The Oregon Court of Appeals has ordered six frozen embryos destroyed after ruling they can be treated as personal property in a divorce.
The court ruled unanimously on Wednesday that an agreement leaving the final decision up to the ex-wife must be followed.
Dr. Laura Dahl, a pediatrician, and her former husband, Dr. Darrell Angle, an orthodontist, had attempted to conceive through in vitro fertilization.
After several failed attempts, the couple gave up and left the embryos with Oregon Health & Science University under an agreement that spelled out how they would be stored.
Dahl decided to have the embryos destroyed, but Angle had argued they should be donated to other couples trying to conceive.
In an opinion by Presiding Judge Rex Armstrong, the court ruled there is a contractual right to determine the fate of the embryos as personal property.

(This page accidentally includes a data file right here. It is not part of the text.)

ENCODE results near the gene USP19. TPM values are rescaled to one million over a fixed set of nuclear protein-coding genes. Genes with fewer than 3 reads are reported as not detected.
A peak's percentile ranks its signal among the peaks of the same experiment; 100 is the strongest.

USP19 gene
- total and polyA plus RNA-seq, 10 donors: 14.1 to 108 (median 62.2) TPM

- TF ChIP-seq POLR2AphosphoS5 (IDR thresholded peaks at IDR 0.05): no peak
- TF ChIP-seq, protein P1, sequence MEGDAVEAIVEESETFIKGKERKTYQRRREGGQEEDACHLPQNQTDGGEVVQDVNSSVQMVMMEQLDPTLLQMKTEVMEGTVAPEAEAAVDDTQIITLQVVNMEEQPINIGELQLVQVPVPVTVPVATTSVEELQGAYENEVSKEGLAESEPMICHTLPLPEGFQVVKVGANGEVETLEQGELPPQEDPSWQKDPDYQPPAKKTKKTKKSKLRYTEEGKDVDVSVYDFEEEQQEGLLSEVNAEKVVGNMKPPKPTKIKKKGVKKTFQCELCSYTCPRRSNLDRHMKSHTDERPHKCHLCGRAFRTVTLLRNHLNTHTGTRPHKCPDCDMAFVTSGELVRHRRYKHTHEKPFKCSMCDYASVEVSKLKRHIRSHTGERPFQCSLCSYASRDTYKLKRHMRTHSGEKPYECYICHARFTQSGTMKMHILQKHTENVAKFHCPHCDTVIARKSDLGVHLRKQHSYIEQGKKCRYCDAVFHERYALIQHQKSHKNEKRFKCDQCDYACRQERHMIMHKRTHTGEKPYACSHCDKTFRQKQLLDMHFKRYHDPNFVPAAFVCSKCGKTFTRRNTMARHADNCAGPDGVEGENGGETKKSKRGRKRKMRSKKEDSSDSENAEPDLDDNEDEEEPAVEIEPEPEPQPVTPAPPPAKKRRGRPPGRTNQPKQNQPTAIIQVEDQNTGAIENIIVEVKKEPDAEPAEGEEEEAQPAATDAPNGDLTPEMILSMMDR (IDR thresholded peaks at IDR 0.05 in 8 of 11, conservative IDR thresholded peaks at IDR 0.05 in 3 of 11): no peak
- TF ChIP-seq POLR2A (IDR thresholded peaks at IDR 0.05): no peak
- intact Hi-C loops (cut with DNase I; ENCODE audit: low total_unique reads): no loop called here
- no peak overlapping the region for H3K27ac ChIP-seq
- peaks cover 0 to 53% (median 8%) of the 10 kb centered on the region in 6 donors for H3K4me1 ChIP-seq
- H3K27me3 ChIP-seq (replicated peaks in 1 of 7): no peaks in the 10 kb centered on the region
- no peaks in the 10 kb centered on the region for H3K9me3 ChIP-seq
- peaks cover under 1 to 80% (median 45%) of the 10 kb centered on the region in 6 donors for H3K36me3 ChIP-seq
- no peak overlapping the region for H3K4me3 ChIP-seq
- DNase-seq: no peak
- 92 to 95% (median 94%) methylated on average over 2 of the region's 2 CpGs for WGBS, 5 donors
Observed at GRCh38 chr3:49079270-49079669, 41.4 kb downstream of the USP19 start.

But Armstrong noted there is little guidance on who gets to make that decision in a divorce, so the court relied on a 1998 New York state case that held agreements on what to do with embryos after in vitro fertilization are binding.
Armstrong — noting the ruling in New York — said that it should be the parents, "not the state and not the courts, who by their prior directive make this deeply personal life choice."
Dahl said she opposed her ex-husband's recommendation that the embryos be donated to another woman for implantation because she did not want anybody else to raise her child.
Dahl also was concerned that any child born as a result of implantation might later wish to contact the son who she and Angle had previously conceived naturally.
The court noted that Angle "does not argue that the agreement itself is ambiguous or invalid for public policy reasons" and affirmed a Clackamas County Circuit Court ruling that he agreed his ex-wife would make the final decision.